This is a guest post by Tom Gallagher. Tom’s new book, The Illusion of Freedom: Scotland Under Nationalism, is published next month
One of Alex Salmond’s first acts as Scotland’s ‘First Minister’ was to remove the toe-curling logo, on view at national entry points, ‘WELCOME TO THE BEST SMALL COUNTRY IN THE WORLD’.
The government of the now forgotten Jack McConnell, the legate of British Labour in Scotland from 2002 to 2007, had shelled out a small fortune to an advertising agency in order to dream up a slogan meant to encapsulate Scotland for its visitors. But in light of the Scoto-American splat that has developed over the fate of Abdelbaset Ali Mohmed al- Megrahi, convicted of the 1988 Lockerbie bombing, it may now be time to sell Scotland abroad on account of its cussedness. ‘Welcome to Scotland the Land with Attitude’ springs to mind. Perhaps the Highland Stag could promptly be replaced with the Porcupine as a defining national symbol.
The pro-independence government of the Scottish National party (SNP) has focussed its attention on the ailing Libyan national convicted for Britain’s biggest ever terrorist atrocity. Kenny MacAskill, the free spirit who is Scotland’s Justice minister, has made it clear that after serving 7 of his 27-year minimum sentence, he deserves to be sent back home on compassionate grounds. Within days of the minister visiting Mr al-Megrahi in his Greenock prison, the news came that he was dropping his appeal, thereby removing a barrier to early release.
At first glance, it is hard to see why the SNP has invested so much political capital in this issue. It is not that they have nothing better to occupy their time with. Scotland’s unemployment soared by almost 20 percent in only the last three months. Many visitors to the international Festival have been startled to see how much of the historic centre of Edinburgh has become one gigantic building site for a tram system spiralling in cost and which won’t be completed until at least 2013. Yet the SNP stands aside, showing no interest in coming to the rescue of Scotland’s Capital even after the near-collapse of the two major banks headquartered in the city. On 8 July, Alex Salmond even had the chutzpah to cancel a meeting over the disappearance of the whisky industry in Kilmarnock with the loss of 900 jobs, to appear instead on a BBC lunchtime chat-show.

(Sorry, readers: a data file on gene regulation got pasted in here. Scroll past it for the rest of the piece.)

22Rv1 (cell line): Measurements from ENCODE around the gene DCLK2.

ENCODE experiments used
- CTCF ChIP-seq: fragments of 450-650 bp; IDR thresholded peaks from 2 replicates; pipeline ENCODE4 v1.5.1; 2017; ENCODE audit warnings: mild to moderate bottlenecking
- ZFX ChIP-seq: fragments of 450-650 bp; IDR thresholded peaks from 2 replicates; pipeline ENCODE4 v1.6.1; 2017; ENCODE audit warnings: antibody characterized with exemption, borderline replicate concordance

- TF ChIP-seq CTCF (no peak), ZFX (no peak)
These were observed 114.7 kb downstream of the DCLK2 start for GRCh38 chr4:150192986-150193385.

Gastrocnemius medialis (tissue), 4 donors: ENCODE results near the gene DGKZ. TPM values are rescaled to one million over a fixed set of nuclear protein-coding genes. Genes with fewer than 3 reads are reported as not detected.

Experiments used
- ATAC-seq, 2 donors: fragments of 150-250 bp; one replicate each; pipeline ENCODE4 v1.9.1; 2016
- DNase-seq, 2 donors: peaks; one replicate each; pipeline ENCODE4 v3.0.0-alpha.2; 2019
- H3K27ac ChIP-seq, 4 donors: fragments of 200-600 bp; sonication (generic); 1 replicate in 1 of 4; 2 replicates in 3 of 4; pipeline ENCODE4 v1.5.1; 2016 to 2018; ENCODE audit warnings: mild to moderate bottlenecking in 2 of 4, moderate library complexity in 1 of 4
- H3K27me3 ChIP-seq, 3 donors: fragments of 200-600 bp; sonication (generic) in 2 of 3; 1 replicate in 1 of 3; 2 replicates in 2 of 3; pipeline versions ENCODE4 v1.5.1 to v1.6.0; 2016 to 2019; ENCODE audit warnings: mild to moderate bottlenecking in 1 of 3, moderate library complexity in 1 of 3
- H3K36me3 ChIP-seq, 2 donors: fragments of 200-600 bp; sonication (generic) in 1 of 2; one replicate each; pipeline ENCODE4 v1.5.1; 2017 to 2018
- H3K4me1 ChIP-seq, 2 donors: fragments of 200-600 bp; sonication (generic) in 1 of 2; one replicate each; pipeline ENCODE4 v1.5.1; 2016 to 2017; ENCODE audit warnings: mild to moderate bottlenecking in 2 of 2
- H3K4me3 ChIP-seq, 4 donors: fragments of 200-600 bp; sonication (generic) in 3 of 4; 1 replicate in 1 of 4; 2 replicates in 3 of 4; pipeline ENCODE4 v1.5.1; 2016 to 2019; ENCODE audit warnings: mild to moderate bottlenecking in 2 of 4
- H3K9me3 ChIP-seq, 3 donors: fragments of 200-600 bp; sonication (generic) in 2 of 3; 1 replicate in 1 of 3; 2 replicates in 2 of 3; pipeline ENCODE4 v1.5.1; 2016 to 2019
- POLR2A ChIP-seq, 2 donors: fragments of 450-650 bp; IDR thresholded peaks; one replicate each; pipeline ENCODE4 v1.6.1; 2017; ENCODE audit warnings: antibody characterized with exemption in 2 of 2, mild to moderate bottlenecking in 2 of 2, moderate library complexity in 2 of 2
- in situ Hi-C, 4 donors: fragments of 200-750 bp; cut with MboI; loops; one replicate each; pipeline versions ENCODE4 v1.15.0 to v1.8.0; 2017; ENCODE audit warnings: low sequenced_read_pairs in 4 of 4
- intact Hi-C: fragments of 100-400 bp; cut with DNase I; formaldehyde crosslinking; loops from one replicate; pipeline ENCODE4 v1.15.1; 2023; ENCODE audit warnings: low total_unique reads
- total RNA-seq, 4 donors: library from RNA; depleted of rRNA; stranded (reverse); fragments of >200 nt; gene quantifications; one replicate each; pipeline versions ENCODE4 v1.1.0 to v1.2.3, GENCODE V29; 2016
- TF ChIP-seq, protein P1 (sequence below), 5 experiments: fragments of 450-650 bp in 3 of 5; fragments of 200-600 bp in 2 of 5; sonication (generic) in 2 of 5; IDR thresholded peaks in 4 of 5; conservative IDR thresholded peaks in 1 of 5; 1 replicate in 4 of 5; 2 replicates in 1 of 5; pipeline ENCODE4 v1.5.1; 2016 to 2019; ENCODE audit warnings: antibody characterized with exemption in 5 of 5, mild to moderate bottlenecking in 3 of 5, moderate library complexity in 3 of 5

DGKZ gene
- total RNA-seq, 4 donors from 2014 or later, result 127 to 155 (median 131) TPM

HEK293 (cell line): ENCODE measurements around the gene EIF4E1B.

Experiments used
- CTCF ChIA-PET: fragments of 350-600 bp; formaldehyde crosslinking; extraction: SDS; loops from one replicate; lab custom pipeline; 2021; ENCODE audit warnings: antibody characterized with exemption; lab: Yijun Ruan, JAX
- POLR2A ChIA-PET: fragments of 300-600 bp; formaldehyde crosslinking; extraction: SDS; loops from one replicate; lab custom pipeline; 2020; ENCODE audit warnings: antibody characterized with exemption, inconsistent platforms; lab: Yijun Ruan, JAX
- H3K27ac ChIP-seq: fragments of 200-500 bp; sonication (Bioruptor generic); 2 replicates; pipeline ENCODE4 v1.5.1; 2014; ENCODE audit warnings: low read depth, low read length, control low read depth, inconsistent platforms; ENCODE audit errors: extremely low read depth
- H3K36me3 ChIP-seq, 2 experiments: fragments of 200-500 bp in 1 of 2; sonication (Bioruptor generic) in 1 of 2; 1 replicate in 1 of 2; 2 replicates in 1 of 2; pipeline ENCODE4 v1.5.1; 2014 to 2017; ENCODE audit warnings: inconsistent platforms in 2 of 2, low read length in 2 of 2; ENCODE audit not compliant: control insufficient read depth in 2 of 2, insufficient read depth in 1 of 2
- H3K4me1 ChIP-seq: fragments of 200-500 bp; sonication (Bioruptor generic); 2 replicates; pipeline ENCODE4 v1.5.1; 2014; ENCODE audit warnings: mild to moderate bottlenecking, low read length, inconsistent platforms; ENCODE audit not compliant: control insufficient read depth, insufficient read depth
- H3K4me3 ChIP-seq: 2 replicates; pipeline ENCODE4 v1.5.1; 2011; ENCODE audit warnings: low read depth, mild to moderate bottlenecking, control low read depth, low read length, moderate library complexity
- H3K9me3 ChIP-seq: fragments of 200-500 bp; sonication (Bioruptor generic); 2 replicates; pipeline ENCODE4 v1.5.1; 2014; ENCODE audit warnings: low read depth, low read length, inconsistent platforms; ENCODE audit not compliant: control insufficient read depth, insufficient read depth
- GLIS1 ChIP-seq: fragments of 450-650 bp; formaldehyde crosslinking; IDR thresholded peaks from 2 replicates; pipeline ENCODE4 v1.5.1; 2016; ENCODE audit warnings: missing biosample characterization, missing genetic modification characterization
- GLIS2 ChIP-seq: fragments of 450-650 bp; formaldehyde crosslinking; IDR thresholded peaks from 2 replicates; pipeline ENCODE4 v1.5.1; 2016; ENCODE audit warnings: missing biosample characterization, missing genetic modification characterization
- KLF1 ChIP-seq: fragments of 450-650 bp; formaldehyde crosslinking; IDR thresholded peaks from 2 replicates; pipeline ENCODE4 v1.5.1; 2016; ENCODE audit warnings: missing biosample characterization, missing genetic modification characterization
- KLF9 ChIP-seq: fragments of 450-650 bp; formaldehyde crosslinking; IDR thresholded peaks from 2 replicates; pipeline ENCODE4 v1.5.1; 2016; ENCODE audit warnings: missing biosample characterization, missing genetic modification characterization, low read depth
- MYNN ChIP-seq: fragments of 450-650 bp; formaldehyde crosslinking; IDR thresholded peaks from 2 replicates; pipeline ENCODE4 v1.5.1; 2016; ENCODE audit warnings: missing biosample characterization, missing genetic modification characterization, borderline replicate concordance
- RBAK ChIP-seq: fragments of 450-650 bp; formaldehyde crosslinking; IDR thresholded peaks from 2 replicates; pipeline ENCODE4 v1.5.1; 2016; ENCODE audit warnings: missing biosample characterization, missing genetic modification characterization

Hillary Clinton, exhausted and rattled after her gruelling African tour, had to phone MacAskill on Friday to find out why his government appeared to be pulling out all the stops to release al-Megrahi. Many of the relatives of the 259 people on board the doomed Jumbo jet, are incredulous about the unfolding events in Scotland. Some fear that if he drops his appeal and is released on compassionate grounds due to his advanced prostrate cancer, the chances of the truth ever surfacing about who was responsible for this terrorist act will never be known.
In a decentralized democracy like the United States, many ordinary citizens are able to use their access to legislators in order to make their feelings known to government. But it is unlikely that Secretary Clinton would need much prompting given the sinister precedent al-Megrahi’s release would cause especially in light of the lack of any substantial evidence about his innocence. This is the age of increasingly spectacular and grisly terrorist acts, some of which have eclipsed the Lockerbie bombing in their scale of horror.
By contrast to the US democracy with its access points for citizens, the relatives of the eleven killed in the small Scottish town over which the plane exploded, have no effective access to political power. Under its self-proclaimed national liberators, Scotland is a tightly managed polity where folk like those living in Lockerbie are expected to know their place and keep quiet. It is perhaps a cruel irony that the main advocate of al-Megrahi’s release is a Member of the Scottish Parliament for the local Borders region, Christine Grahame. Nobody ever voted for her but she still got into the Edinburgh Parliament for the SNP under the proportional voting system.
Grahame (born in Burton-upon-Trent, Staffordshire, England in 1944) is one of the many lawyers in the SNP who give the party its aura of self-righteousness and suppressed fury. This truculent figure was previously better-known for demanding that England transfer the town of Berwick-upon Tweed to Scotland and that the remains of Mary Queen of Scots also be repatriated northwards. These are the kind of petty non-issues which, when linked with bigger grievances, made East European nationalism so problematic after 1848. Of course, the SNP mind-set is so self-referential that although it will detect such a comparison as vaguely unflattering, it will probably have little idea why.
Kenny MacAskill and his party are on a voyage seeking national redemption and no opportunity must be lost to prevent any limits being placed on the march of a nation. The al-Mehgrahi affair is a virility contest in which Scotland’s ‘only true champions’ stand up for the integrity of Scottish justice and make their will prevail however much it discomfits Washington. The SNP will break the Gordian knot even if there are tantrums in the US State Department and President Obama sends back his invitation to one of the many Robert Burns commemorations the SNP’s cultural commissars are organizing long into the future.